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New month, new blog post. Since I have been writing these posts, my blog is almost always on my mind. Seeing related discussions online, whether it is on LinkedIn or Twitter or other websites, I constantly carry around a proverbial little piece of paper with me to write down some interesting ideas to blog about.

About finding efficiency and work-life balance by getting up so early in the morning that I for myself almost can’t imagine it creating any balance in my life (I only speak for myself here). I also encounter a lot of articles about successful women in the boardroom, some of them facing the challenges of being as well an entrepreneur as a single mom. There is so much interesting content on leadership, even on how to lead those you don’t like, understanding them as well as yourself, knowing those irritating you are in fact the ones you can learn the most from.

From simplifying to expanding. It seems like there is no topic without a blog somewhere. But one little quote grabbed my personal attention: “The real world doesn’t reward perfectionists. It rewards people who get things done.” (Tweeted by @Addictd2Success)

Yes, I am a perfectionist. People who know me well will no doubt be smiling reading this. As probably a lot of you, my biggest challenge in leadership has always been not wanting to do everything myself. Only because I am the only one who has a small chance of reaching my own high standards of course ;-) You can stop smiling know. Why? Because recently Snow White and the Seven Dwarfs opened my eyes.

As a participant in an MBTI/Alti training, that is the personality test I use in my development center at the beginning of an executive Coaching, our trainer asked me and a fellow student to participate in a small experiment. Both of us had to make a puzzle, separated from each other, working in different rooms. A children’s puzzle, Snow White and the Seven Dwarfs. Two puzzles, two neutral observers. Piece of cake I thought.

Being the perfectionist I am, I came up with everything I ever learned about efficiency in puzzling. I sorted the 4 corners, the edges and the inner pieces. I even looked at the example on the box. Meanwhile I told my observer extensively about how and where I learned these tricks. It felt as if I was really getting somewhere. After some time we had to stop puzzling and I could have a look at the puzzle of my fellow student. I was not even half-way and to be honest it didn’t really match the picture on the box. Hers was almost entirely made. Where did I go wrong?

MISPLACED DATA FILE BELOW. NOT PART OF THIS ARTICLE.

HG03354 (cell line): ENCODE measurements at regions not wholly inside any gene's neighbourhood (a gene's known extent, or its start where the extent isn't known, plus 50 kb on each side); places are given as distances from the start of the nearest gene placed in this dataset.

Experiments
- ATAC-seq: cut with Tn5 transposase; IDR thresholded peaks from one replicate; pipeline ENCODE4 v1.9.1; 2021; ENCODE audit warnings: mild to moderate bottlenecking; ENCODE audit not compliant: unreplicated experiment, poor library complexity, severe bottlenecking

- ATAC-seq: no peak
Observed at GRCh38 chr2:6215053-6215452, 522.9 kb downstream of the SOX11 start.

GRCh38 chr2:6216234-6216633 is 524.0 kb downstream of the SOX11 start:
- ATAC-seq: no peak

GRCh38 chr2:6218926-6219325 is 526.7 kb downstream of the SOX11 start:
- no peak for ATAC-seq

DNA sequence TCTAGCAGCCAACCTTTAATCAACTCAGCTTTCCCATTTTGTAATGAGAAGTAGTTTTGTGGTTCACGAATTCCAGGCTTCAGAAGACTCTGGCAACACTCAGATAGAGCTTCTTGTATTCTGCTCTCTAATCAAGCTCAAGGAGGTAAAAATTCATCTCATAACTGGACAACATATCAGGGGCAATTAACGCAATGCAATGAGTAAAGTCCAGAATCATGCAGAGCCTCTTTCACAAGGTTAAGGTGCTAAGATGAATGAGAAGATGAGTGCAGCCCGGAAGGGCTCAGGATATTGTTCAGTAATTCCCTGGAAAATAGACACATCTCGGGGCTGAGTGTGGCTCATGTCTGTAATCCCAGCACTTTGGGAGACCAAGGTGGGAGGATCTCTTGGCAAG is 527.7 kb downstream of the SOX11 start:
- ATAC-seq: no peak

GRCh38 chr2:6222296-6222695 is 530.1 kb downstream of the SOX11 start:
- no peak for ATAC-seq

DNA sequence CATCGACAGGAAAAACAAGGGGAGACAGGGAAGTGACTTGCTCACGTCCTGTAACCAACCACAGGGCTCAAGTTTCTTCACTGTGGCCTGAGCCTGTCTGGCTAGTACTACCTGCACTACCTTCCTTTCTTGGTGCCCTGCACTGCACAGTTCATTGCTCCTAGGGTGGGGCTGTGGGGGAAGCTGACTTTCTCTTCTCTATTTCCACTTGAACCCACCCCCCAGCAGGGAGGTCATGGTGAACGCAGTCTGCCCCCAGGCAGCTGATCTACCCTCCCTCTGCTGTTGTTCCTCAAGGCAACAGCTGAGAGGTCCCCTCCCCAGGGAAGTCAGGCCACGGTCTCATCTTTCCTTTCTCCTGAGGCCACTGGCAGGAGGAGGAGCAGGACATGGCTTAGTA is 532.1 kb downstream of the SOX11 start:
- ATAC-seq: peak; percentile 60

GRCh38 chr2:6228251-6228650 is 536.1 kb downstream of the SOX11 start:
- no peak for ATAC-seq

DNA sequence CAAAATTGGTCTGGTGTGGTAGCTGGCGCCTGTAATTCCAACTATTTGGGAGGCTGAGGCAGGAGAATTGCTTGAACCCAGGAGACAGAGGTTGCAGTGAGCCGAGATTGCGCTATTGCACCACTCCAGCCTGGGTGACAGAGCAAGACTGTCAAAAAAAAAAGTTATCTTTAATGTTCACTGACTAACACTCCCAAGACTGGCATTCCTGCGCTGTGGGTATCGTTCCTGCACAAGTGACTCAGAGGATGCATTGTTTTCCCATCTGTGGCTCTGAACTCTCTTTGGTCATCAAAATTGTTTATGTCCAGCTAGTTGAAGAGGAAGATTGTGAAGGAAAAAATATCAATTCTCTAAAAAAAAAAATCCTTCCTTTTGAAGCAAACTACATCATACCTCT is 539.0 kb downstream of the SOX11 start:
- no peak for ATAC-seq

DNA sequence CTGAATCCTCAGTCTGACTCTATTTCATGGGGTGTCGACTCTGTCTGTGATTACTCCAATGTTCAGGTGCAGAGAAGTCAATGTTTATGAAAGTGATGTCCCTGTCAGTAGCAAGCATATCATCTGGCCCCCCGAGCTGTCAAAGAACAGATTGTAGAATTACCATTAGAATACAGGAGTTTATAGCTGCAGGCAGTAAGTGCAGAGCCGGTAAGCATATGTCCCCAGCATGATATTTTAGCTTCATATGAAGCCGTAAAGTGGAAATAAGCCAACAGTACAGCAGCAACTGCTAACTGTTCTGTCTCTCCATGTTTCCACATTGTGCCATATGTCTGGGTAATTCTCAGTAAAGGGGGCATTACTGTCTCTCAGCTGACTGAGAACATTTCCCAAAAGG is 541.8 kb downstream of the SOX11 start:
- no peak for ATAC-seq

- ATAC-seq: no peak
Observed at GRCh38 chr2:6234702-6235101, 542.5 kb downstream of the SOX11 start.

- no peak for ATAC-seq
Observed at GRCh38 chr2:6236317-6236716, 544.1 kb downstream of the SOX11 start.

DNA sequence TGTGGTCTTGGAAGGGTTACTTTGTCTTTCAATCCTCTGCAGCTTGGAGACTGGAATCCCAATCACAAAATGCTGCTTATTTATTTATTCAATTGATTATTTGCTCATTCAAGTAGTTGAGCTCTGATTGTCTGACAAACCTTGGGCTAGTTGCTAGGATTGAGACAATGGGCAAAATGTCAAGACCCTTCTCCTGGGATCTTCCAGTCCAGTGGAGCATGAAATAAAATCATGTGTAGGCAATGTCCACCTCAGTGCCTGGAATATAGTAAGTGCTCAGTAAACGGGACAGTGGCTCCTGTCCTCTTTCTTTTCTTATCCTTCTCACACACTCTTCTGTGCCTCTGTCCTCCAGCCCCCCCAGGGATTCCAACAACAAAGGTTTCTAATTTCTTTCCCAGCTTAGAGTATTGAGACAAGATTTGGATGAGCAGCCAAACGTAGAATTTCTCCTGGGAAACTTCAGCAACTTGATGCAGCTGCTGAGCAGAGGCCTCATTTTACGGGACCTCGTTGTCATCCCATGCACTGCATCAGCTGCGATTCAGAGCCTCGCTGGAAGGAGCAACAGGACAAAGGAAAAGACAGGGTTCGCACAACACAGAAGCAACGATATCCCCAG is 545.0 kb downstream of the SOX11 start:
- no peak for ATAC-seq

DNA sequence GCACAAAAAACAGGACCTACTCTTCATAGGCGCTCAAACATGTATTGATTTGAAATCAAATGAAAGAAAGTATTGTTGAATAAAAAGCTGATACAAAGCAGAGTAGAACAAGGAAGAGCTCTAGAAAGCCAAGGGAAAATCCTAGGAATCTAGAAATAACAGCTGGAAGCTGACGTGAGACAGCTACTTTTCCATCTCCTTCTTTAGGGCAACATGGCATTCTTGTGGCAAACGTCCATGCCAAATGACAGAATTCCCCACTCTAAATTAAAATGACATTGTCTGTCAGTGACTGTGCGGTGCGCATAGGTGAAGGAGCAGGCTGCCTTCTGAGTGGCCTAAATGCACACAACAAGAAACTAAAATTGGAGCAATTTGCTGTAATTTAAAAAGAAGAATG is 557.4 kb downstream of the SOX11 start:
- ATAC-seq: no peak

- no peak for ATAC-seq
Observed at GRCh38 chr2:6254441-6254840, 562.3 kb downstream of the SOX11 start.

The perfectionist in me was absolutely disappointed. Oh, did I forget to mention my competitive spirit? But the thing is, even our trainer was surprised. Not only at my poor performance but mostly at my approach. He explained he chose me as a guinea pig because he was convinced I would have used another approach. This expected approach should have been as successful as the structured one my colleague used.

And then suddenly it hit me. I am not a structured person at all. Maybe you have noticed above, but my paper to write my blogging ideas on, isn’t a paper at all. Every time I would need to write something down, I wouldn’t find it if it was! I am a creative person, thinking in visuals, creating in my head. I don’t get up at 4.30 in the morning only to be more efficient, and I need the pressure of an expiring deadline just to work at my maximum performance level. So the skills I used to make my puzzle weren’t fitting my personality at all. I so much wanted to be this perfectionist that uses proven methods towards success that I really failed the test!

Amazed as I was, I took the same puzzle home and asked my 7-year old daughter to make it. Normally I would have coached her in finding the 4 corners first, and then the edges. But this time I didn’t because of it being part two of the experiment. And then it happened. She started composing one Dwarf, and then another, and 5 more. No corners, no edges, no inner pieces, no looking at the box, no learned methods. Just using her very own strengths. This way she was achieving the desired outcome. One Snow White and Seven Dwarfs.

As a manager, I have made this same mistake before. In my career, I learned to use a lot of techniques, leadership techniques, sales techniques, presentation techniques, networking techniques. Thinking blue instead of my yellow. Not a single mom, but a woman in a boardroom. Because that’s what people expect when you are in a career. Because that’s what people expect when you are working at an executive level.

What Snow White and the Seven Dwarfs learned me as an executive Coach? Working with my clients is not about working towards the “perfect” way of behaving at all. It is not about being a perfectionist in everything you do. It is about staying true to yourself, your own qualities and who you really are. So no more puzzling instructions, but finding out what works the best for you when enhancing your efficiency as an executive.

Just getting that job done, your way!

Questions or remarks? Feel free to comment!

Sofie Varrewaere is the founder of After studying a Master in Psychological and Pedagogical Sciences, she ogled into the magical world of Recruitment, Selection and HR Services. Working for the world leader in HR, she has always been in an advisory role in relation to the larger goals of several multinational organizations. In 2013 she started her own company in International executive Coaching. Doing what she is good at, challenging others as well as herself.